You might have noticed that buckwheat hotcakes are prominently displayed on our menu, as they are a European staple that doesn’t quite have the same traction here in the US. You might then wonder just what in the world is buckwheat, and why on earth would it be used to make pancakes?
Because it’s delicious and nutritious. Buckwheat and buckwheat cakes are actually a staple in global cuisine, not just as European breakfast fare…though buckwheat hotcakes are a fantastic way to start the day.
Just what is buckwheat?
Buckwheat Is Definitely Not A Grain
As we know, wheat is a cereal crop, a grain, much like other crops such as barley, rice and so on…but buckwheat is not. It isn’t a grain, it isn’t a cereal. In fact, it isn’t even related.
Cereal crops, you see, are all forms of grasses. Those grasses have seeds at the top of the stalk that are harvested, dried and then used to create the particular product that is desired. Rice stays as rice, of course, but wheat is often milled into flour, barley is malted and used for beer or whiskey production – or dried for use as food – but buckwheat is not among them.
Instead, buckwheat is a member of the Polygonaceae family, informally known as the knotweed family. This includes plants like sorrel, knotweeds and also rhubarb. The buckwheat plant produces a delicate white flour but also hardy, triangular seeds similar to beech nuts. The seed is much like a sunflower, with a hard outer hull and a single seed.
The seeds can be dried and pulverized into a flower. The earliest known evidence of buckwheat flour consumption dates to about 6000 BC in Southeast Asia, but it quickly spread as evidence of buckwheat consumption has been uncovered in northern Europe within a few hundred years of that date. It then spread all over Asia (including into Japan) and into Europe.
The crop’s many advantages made it quite popular for the longest time. In fact, NOT eating buckwheat and relying instead on wheat flour is something of a modern phenomenon.
What’s So Great About Buckwheat?!
Buckwheat has certain advantages over wheat flour in several dimensions.
First, it is a hardier plant with a shorter growing season, at 10 to 12 weeks. It also does well in nutrient-poor soil and – in fact – successful cultivation actually requires fertilizer be withheld.
Nutritionally, buckwheat is only marginally higher in total proteins than wheat flour, but most wheat protein is gluten and is therefore not very bioavailable. Buckwheat protein, however, is almost 90 percent bioavailable, so it is readily absorbed by the body. Along with the complex carbohydrates that make buckwheat flour a bit more complete nutritionally.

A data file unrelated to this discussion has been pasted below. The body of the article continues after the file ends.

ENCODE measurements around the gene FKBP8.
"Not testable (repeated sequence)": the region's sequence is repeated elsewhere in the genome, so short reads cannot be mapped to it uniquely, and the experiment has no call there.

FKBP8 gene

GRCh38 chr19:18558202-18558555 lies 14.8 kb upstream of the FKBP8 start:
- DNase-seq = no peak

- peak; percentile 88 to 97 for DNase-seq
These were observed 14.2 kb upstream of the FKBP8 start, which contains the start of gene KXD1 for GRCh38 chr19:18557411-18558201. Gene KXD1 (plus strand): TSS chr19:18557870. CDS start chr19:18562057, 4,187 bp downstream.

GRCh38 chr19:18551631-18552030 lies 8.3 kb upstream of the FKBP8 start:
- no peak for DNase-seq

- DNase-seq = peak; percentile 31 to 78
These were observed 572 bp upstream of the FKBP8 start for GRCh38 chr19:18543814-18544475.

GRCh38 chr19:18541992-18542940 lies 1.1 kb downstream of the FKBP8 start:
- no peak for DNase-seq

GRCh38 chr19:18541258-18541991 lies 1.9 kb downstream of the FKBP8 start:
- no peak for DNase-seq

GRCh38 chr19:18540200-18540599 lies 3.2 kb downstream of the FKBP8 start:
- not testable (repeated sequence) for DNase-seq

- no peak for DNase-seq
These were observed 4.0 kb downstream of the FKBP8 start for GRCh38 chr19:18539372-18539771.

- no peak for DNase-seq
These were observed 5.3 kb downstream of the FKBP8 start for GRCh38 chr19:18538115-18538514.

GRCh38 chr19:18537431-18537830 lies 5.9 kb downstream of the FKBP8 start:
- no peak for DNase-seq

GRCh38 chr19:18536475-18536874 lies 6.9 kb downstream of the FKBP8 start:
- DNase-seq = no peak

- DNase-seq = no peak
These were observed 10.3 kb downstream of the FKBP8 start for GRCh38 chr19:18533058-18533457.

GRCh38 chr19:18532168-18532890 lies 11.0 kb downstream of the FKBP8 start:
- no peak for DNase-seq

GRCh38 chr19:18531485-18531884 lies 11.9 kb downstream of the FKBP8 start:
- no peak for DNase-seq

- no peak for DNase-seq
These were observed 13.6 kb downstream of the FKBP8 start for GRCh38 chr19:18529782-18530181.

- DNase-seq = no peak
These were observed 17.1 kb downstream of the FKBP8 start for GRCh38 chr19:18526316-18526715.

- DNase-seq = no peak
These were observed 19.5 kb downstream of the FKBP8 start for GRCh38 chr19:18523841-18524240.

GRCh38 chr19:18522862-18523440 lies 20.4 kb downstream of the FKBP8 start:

Additionally, buckwheat is gluten-free, so the flour and any products – such as bread, buckwheat pasta (wildly popular in Japan, Italy and elsewhere) and buckwheat hotcakes – can be readily served and eaten by those suffering from celiac disease or who might otherwise be gluten intolerant.
If it grows easier and is a bit better for you than wheat, why is it that buckwheat isn’t more popular?
Well, the thing is that other cereals were considered more delectable (wheat flour does make some amazing bread and cakes) and eventually, the agricultural revolution along with the invention of nitrogen-based fertilizer made growing wheat, corn, and barley far more tenable. Demand just started to drop away in the early 20th century as the other crops (which were also more profitable, it must be said) became more prevalent.
What Are Buckwheat Hotcakes Like?
That all aside…what are buckwheat hotcakes like? Are they still delicious?
You’ll notice they are a little denser, a little chewier than flour pancakes, though not by much at all. You’ll also notice a bit more savory flavor. You’ll also notice that they are hearty and delicious, especially with your favorite toppings!
In fact, buckwheat pancakes are eaten in dozens of countries around the world on a regular basis. They are part of the menu during certain religious festivals in India, and they are very popular in Japan. That country hasn’t relinquished buckwheat in lieu of wheat flour entirely, as buckwheat noodles – buckwheat soba noodles are quite popular for instance – are a common food item.
Buckwheat pancakes and crepes are also quite popular in most of Europe, which is why they are a staple menu item here at the Old European in Post Falls. We strive to give you an authentic European dining experience, which is why menu items like buckwheat hotcakes, abelskivvers and so much more are staple menu items!